46 years later, Russia still yearns for lunar mission

2 Dec 20152 Shares

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Russia is apparently planning for a crewed mission to the moon, 46 years after it ‘lost’ the space race to the US. Oh, and to go one better, it wants to set up a lunar base too.

The space race was such a weird, focused, two-horse scenario that it’s difficult to take it all that seriously anymore.

In the blue corner, representing the forces of good or, rather, the forces of money, the US! In the red corner, representing the forces of bad or, rather, not the US, Russia!

One sends up a satellite, the other follows. One sends animals into space, the other follows. One sends a human into space, the other follows. One sends humans to the moon, the other follows, eventually.

Yes, 46 years after Neil Armstrong’s careless wandering brought him thousands of miles from home, Russia seems to be laying down its plans to send six (!) missions moon-ward, the latter of which will carry a bunch of humans.

Partnership? Maybe not

About six weeks ago, news emerged of a potential partnership between the Russian and European space agencies.

Announcing the 15-year target, Russia’s Roscosmos space agency spoke of a three-stage plan to bring humans up to our “permanent outpost” for the 21st century.

“A manned flight to the moon and lunar landing is planned for 2029,” said Vladimir Solntsev, the head of Roscosmos, at the time. Now, though, some details have emerged as to the whole, multi-trip process.

The Angara A5V rocket is essentially going to act as superstar midfield general, helping to bring up a lunar lander, a crewed orbiter and, eventually, a lunar base.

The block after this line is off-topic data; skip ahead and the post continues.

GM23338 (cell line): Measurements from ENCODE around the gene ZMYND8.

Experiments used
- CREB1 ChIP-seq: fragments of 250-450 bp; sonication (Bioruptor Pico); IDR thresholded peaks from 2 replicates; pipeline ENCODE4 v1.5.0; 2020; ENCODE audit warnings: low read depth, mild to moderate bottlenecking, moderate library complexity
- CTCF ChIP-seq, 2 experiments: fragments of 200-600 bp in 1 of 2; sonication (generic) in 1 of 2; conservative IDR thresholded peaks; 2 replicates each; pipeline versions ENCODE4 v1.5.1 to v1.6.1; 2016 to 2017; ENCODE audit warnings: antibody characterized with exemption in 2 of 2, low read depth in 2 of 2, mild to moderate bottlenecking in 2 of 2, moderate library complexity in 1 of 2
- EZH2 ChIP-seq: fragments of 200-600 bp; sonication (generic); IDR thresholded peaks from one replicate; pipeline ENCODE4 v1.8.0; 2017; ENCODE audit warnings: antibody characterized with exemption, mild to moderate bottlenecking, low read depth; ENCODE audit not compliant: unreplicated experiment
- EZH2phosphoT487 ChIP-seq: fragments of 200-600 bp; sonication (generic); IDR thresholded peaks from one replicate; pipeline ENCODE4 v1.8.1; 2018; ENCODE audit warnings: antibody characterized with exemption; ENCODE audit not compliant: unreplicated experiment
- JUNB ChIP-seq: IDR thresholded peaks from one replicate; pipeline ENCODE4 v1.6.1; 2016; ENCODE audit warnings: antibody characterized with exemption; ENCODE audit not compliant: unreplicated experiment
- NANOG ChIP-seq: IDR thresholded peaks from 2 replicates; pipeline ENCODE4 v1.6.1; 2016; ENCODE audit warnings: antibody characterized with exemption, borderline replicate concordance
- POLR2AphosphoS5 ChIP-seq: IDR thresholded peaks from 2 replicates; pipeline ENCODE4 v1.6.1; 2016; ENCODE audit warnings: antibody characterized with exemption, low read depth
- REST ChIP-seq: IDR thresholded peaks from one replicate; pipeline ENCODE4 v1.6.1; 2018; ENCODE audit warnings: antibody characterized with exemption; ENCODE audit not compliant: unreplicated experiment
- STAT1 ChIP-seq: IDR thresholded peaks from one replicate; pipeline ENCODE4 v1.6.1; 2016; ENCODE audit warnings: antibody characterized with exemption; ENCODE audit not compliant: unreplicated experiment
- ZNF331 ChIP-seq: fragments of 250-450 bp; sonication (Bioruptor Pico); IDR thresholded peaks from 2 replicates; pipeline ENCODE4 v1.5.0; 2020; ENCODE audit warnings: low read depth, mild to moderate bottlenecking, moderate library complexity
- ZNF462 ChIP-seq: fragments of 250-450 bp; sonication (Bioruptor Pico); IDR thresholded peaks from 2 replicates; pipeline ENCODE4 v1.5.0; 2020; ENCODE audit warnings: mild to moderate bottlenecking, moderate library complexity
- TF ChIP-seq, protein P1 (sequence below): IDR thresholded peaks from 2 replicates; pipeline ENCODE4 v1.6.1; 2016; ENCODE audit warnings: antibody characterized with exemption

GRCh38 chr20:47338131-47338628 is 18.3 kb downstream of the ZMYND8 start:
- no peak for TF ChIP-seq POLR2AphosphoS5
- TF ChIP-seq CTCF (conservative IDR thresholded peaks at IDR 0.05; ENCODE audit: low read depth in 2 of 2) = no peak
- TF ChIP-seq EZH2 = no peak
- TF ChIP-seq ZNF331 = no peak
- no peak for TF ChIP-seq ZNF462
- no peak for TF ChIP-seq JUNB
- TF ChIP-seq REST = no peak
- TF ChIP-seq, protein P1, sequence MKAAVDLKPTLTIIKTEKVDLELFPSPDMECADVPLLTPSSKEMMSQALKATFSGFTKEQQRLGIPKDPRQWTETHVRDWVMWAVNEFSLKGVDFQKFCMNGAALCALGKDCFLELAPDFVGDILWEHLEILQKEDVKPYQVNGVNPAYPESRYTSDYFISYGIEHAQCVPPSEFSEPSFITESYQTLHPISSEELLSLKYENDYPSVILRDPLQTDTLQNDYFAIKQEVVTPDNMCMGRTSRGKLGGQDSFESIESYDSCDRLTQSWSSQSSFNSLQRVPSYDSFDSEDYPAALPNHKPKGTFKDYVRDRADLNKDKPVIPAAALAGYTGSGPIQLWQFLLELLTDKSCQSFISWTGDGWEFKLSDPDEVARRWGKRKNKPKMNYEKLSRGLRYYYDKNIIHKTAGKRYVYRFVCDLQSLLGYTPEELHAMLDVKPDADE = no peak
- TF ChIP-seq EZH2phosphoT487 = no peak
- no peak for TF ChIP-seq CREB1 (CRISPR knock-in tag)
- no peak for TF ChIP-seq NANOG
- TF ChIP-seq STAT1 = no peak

A lunar base and a busy rocket

“The continuation of the Luna program could be the beginning of Russian plans to establish a lunar base sometime in the 2030s,” claims Russian news agency TASS, which said it spoke with a source in the space agency.

“The proposed base would include a solar power station, telecommunication station, technological station, scientific station, long-range research rover, landing and launch area, and an orbiting satellite.”

What’s quite cool is the Angara will be a bit of a freelancer, with commercial opportunities a new addition to any Russian lunar pursuits.

So, while NASA fixes its eyes firmly on pretty much everything other than the moon, Russia will look to do something we all imagined eminently feasible when we were mere stupid children, choc full with an abundance of high hopes and a scarcity or realism.

By 2029, thanks to many short, believable missions, Russia might finally put humans on the moon. And, even cooler, keep them there. What a fitting way to celebrate Armstong and co’s 60-year anniversary.

Maybe China’s planned radio outpost on the dark side of the moon will keep the tunes flowing as the cosmonauts descend on to the cheesy surface.

TASS russia moon mission

The moon above Moscow, via Shutterstock

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Gordon Hunt is a journalist at Siliconrepublic.com

editorial@siliconrepublic.com